Police lay charges in string of Mount Forest fires

MOUNT FOREST – Charges have been laid in connection to a string of fires in Mount Forest in the early morning hours of June 4.

In a July 14 press release, police announced 21-year-old Mount Forest resident Chester Lewis has been charged with intentionally or recklessly setting fire (arson) with a disregard for human life, and three counts of arson causing property damage.

None of the charges have been proven in court, and the accused is presumed innocent.

In the June 4 incidents, a storage building at Wellington Produce Packaging on Sligo Road was destroyed by fire, a Cork Street family awoke to find their shed and car ablaze, and a yard waste bag was found on fire at a Colcleugh Avenue residence.

The Advertiser asked on July 12 for an update into the police investigation, including whether police had laid charges or were considering any suspects or leads, but spokesperson Jacob Unger declined to provide details.

According to police, the accused is being held in custody until he appears for a bail hearing on July 18.

All the fires occurred in relative close proximity to each other in the early morning hours that Sunday, between 2:48 and 4am, according to police.

Sarah Vrooman was at her Cork Street home with her family when her fiancé, Ryan Smithers, awoke to find their backyard shed and family vehicle on fire.

The experience was traumatic for the family, including her three children, Vrooman previously told the Advertiser.

She also said the family had “an idea” about who may have been responsible.

Reacting to news of the charges by phone on July 14, Vrooman said she is “thrilled” and relieved.

“At the same time, I don’t think there’s a lot of hope that he’s going to be kept behind bars,” Vrooman said, in part, referring to the upcoming bail hearing.

“It does make me a little bit fearful.”

Bail is a right protected by the Canadian Charter of Rights and Freedoms which ensures that anyone accused of a crime not only has the right to liberty but to be presumed innocent until proven otherwise in court.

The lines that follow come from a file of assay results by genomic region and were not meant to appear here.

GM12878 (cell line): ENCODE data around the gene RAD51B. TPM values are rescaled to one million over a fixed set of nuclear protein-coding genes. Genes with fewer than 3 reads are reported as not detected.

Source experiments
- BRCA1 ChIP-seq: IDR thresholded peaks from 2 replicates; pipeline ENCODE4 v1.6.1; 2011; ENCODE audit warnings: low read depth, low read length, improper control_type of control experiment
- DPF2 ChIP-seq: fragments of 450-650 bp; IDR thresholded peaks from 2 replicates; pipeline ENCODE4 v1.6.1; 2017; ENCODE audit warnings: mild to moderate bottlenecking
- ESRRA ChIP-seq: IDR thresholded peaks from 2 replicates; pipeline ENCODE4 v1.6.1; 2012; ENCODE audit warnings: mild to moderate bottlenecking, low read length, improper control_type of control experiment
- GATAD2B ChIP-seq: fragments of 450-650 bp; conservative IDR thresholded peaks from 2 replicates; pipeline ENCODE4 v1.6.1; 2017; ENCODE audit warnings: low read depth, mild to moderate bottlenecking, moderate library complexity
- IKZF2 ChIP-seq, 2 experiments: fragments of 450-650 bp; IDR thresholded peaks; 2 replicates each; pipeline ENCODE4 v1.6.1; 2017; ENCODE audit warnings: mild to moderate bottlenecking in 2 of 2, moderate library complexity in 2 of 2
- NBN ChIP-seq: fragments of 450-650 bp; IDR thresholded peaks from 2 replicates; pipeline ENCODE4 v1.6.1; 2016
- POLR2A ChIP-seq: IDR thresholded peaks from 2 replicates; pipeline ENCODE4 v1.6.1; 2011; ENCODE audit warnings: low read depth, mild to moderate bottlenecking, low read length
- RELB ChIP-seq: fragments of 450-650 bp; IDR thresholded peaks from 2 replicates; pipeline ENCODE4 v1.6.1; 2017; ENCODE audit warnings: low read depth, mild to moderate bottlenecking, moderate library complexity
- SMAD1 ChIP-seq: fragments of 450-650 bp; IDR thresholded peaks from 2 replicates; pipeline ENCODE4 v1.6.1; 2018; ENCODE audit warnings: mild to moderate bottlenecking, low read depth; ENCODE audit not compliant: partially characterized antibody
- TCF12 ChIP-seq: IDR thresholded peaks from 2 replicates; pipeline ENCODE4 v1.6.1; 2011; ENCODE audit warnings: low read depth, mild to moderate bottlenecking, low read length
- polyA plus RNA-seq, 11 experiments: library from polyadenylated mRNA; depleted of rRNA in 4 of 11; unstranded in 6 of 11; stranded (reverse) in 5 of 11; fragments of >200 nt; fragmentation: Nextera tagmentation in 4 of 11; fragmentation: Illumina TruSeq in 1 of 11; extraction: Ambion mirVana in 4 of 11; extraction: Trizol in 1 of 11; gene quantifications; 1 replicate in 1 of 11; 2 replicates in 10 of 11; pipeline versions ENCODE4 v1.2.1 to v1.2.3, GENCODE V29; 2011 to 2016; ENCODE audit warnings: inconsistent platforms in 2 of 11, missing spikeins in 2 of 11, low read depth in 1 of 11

The burden of proof to have bail denied rests with Crown prosecutors during bail hearings, and the Criminal Code of Canada states conditions under which bail may be denied.

Since the fires, Vrooman has replaced her vehicle, and the smell of smoke has left the home – but the psychological effects linger.

“We’re all a little bit paranoid, we have the cameras up now and we check them a lot,” Vrooman said.

Police have acknowledged other residents are concerned about recent fires, including two on July 10 that occurred within 15 minutes of each other.

Police and local fire officials won’t say if the recent fires are deemed suspicious, nor are they saying if the fires are at all connected to any others.

“The investigation is still in its early stages, and I cannot speculate as to whether they are connected or not,” Unger stated in a July 12 email.

“Officers will follow the investigation where it takes them. ”

Unger acknowledged “there are more questions than answers” and suggested residents exercise caution and talk to fire officials for prevention tips.

“Wellington County OPP understands the public’s safety concerns and continues to work diligently on these investigations,” Unger stated.

“We must balance the public’s desire to know information with maintaining the integrity of the investigation.”

Police are calling on anyone with information to call the OPP at 1-888-310-1122.

Those wanting to remain anonymous can call Crime Stoppers at 1-800-222-8477 or submit an online tip at www.csgw.tips.